A traditional carsharing company must have each of its cars active for about 6 hours a day to turn a profit, Brook said.
Personal carsharing, however, allows more vehicles to be available but unused at any given time. This could open new parts of the world -- especially suburbs and small cities -- to carsharing.
"The great benefit of peer-to-peer carsharing is that it's going to allow carsharing to operate in much less dense areas of cities," Brook said. "It changes the economics of the carsharing company -- what it costs to do business."
 Reduced driving
If personal carsharing makes it easier for people to access a car occasionally, they are less likely to own a car, or to own or a second car. Because for car owners many of the costs of driving are fixed, this reduces people's incentive to drive more than they need to.
 Potential disadvantages
In comments beneath a Hacker News thread about Getaround, one person who identified himself as the 7-year proprietor of a rental company listed three concerns about personal carsharing.
"I want to embrace new and innovative models, but this smells of disaster to me," he wrote.
 Rental cars are poorly treated
"Rental cars get treated like crap, whether it's a Buick or a Bentley,' the man wrote. 'Mystery damage' appears in a high percentage of rentals. The customer will, 9 times out of 10, say 'Oh, that was there when I picked the car up.' We solve that problem by having a trained staff member take photographs of the car before and after and have the customer sign a very detailed check-in and check-out report with every inch of the car covered. In the event of a dispute, we are documented up the wazoo. If these transactions are happening person-to-person, how is that documentation being done? It takes at least a few weeks of solid training to get our employees accustomed to having 'the eye' for damage to our cars. I doubt P2P renters are going to train themselves. This, then, opens up every rental experience to a massive potential for liability and dispute, and in the cases where the documentation isn't up to spec, both parties will be left with a very bad taste in their mouths (and potential lawsuits)."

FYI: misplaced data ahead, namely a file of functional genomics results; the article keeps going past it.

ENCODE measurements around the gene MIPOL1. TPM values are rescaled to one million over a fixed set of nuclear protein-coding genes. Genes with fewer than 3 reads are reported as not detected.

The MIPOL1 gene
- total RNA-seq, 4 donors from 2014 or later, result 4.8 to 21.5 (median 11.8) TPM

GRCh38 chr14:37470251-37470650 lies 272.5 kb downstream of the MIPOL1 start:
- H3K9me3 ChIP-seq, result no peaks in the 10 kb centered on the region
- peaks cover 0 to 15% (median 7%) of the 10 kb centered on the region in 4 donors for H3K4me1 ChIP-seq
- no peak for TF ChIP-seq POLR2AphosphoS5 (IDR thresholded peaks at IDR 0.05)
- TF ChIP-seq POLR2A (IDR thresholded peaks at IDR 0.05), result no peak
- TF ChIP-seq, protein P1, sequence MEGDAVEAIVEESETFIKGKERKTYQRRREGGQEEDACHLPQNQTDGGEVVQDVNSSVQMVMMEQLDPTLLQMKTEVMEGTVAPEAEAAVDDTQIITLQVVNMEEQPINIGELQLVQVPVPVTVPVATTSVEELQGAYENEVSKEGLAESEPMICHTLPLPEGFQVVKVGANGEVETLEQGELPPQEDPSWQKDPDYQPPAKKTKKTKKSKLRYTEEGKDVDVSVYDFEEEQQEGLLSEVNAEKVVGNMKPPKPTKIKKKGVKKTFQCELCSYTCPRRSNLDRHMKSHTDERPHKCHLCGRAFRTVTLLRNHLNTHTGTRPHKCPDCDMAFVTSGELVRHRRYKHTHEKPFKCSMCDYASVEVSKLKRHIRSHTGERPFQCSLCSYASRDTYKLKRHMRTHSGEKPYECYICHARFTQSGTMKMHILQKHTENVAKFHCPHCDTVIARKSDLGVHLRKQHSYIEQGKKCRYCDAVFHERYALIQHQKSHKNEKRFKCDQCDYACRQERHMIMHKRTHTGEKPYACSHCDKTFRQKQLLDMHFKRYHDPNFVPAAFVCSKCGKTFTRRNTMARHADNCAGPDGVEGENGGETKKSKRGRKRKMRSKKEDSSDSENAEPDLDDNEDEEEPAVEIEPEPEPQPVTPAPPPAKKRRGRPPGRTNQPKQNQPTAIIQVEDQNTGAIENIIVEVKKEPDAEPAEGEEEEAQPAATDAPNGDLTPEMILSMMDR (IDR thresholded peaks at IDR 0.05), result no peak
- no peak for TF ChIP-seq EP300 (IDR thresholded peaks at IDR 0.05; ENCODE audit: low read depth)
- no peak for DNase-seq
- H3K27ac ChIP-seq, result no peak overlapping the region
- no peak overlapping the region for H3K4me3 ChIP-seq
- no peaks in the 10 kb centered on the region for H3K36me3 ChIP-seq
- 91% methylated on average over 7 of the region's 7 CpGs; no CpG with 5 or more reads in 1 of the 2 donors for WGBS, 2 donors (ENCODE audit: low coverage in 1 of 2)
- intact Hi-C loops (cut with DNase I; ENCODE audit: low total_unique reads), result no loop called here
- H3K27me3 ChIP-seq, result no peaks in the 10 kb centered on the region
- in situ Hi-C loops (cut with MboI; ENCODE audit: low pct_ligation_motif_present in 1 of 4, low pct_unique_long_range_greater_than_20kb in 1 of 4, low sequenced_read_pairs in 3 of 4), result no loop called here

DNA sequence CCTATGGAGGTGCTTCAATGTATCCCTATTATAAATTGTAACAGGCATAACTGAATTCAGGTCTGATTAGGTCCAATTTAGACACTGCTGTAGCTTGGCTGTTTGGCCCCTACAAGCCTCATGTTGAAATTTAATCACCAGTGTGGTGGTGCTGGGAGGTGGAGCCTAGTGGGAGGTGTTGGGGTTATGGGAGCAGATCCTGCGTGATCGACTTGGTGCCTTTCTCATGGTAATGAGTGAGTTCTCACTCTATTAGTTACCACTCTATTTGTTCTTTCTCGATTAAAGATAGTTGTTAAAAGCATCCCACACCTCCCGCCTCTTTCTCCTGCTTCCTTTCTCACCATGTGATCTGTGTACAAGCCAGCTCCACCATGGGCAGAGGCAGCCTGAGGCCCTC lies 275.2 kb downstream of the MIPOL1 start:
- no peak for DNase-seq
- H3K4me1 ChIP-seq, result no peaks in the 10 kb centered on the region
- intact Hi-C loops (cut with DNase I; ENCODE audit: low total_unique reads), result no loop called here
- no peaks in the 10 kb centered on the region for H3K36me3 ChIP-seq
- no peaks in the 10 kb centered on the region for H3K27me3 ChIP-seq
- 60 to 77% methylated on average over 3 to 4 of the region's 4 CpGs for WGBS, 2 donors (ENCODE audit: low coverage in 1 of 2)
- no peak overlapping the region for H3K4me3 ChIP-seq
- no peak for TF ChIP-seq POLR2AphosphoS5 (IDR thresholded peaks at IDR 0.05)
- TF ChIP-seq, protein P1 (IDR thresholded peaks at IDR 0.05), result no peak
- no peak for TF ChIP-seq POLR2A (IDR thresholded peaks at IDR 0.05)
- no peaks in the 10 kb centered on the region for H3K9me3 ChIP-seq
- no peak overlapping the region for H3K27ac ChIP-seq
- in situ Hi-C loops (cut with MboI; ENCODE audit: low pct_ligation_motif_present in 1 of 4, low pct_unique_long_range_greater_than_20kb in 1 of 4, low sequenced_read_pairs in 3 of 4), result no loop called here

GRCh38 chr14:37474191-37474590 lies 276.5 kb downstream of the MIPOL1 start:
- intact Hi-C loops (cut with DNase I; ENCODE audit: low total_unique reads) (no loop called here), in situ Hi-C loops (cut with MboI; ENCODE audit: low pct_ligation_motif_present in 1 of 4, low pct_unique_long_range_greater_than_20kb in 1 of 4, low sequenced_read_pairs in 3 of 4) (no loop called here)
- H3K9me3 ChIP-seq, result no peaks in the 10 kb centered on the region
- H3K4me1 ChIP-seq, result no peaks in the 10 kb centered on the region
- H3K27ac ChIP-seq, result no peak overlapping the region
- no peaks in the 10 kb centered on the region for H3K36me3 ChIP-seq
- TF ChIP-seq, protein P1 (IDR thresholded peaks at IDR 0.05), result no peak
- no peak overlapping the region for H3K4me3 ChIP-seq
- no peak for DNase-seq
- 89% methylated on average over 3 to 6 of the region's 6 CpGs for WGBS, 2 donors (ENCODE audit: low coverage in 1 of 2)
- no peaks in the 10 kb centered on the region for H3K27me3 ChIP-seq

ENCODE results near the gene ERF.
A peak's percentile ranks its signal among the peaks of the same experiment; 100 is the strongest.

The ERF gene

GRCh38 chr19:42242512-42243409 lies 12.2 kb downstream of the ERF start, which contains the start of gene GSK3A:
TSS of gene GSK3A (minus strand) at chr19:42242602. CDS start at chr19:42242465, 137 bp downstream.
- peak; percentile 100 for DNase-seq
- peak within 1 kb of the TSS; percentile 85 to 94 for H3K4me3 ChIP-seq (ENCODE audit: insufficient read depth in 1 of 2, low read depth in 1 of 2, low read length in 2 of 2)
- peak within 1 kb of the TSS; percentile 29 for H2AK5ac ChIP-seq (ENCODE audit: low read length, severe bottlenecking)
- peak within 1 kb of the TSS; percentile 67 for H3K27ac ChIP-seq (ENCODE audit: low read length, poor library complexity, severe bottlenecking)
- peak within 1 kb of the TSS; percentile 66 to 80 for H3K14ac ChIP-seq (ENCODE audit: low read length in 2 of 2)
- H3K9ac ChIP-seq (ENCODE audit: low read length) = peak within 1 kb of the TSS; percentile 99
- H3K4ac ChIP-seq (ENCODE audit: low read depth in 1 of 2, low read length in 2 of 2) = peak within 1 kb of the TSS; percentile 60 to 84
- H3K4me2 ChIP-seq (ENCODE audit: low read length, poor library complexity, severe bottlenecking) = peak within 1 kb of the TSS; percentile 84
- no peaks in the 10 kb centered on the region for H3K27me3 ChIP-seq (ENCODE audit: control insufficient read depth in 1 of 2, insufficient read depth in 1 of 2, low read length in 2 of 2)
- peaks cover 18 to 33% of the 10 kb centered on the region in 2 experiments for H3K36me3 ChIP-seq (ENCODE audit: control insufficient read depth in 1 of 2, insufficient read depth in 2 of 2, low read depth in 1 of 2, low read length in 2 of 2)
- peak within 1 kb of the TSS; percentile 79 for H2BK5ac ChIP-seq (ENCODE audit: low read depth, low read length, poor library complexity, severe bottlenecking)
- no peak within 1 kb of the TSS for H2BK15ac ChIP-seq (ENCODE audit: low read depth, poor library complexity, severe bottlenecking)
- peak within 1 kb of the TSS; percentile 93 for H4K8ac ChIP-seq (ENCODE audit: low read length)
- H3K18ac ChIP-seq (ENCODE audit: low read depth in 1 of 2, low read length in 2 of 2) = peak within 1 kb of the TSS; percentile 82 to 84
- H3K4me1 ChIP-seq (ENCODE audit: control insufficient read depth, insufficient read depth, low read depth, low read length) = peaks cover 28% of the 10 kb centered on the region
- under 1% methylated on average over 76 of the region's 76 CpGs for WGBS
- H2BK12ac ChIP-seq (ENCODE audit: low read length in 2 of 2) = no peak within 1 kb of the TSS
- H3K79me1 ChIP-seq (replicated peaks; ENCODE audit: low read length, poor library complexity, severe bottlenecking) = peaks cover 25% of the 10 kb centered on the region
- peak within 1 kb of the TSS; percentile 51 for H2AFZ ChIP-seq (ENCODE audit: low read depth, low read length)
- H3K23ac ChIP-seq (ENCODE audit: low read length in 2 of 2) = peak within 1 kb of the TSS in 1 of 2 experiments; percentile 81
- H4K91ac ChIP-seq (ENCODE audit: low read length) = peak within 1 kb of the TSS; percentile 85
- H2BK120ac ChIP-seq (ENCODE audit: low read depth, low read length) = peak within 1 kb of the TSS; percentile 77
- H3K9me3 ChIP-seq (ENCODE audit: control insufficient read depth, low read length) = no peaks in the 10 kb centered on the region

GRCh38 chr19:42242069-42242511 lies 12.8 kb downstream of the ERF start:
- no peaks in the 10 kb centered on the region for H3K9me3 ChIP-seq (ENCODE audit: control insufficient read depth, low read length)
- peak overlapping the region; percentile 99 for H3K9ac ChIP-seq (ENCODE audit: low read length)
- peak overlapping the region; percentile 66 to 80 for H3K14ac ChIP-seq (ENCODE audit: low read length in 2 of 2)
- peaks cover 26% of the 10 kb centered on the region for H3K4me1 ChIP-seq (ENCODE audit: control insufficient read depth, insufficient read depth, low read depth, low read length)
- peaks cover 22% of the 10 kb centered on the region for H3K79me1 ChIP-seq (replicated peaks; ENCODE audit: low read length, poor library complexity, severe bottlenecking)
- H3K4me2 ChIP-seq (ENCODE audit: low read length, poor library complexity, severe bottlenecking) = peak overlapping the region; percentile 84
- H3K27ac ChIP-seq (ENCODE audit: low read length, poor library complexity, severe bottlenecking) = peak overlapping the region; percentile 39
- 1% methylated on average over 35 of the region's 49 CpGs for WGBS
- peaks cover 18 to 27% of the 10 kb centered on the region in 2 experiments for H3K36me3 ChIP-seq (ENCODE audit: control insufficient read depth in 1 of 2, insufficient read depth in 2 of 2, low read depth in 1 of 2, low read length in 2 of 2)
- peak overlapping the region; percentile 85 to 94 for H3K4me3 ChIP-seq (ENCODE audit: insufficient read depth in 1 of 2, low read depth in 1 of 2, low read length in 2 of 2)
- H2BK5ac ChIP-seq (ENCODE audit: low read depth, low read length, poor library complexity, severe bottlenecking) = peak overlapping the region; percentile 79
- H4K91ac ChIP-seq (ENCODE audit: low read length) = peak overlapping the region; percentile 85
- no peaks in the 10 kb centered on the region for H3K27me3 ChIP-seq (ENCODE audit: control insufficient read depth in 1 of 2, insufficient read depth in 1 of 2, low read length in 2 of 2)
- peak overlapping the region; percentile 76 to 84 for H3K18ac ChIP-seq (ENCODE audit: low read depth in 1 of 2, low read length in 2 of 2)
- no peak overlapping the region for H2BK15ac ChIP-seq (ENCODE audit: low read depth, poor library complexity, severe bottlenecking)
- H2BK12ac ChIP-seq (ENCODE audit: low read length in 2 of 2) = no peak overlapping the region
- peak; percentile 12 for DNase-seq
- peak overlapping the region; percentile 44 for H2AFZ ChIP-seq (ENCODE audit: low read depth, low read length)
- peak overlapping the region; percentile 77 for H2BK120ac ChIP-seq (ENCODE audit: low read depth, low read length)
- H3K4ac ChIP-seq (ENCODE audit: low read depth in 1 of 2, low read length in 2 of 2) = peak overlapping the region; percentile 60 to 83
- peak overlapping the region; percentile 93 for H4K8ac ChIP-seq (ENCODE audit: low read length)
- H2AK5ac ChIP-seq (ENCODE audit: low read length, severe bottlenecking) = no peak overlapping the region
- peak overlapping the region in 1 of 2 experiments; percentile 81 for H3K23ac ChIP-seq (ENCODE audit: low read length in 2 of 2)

Insurers may pull out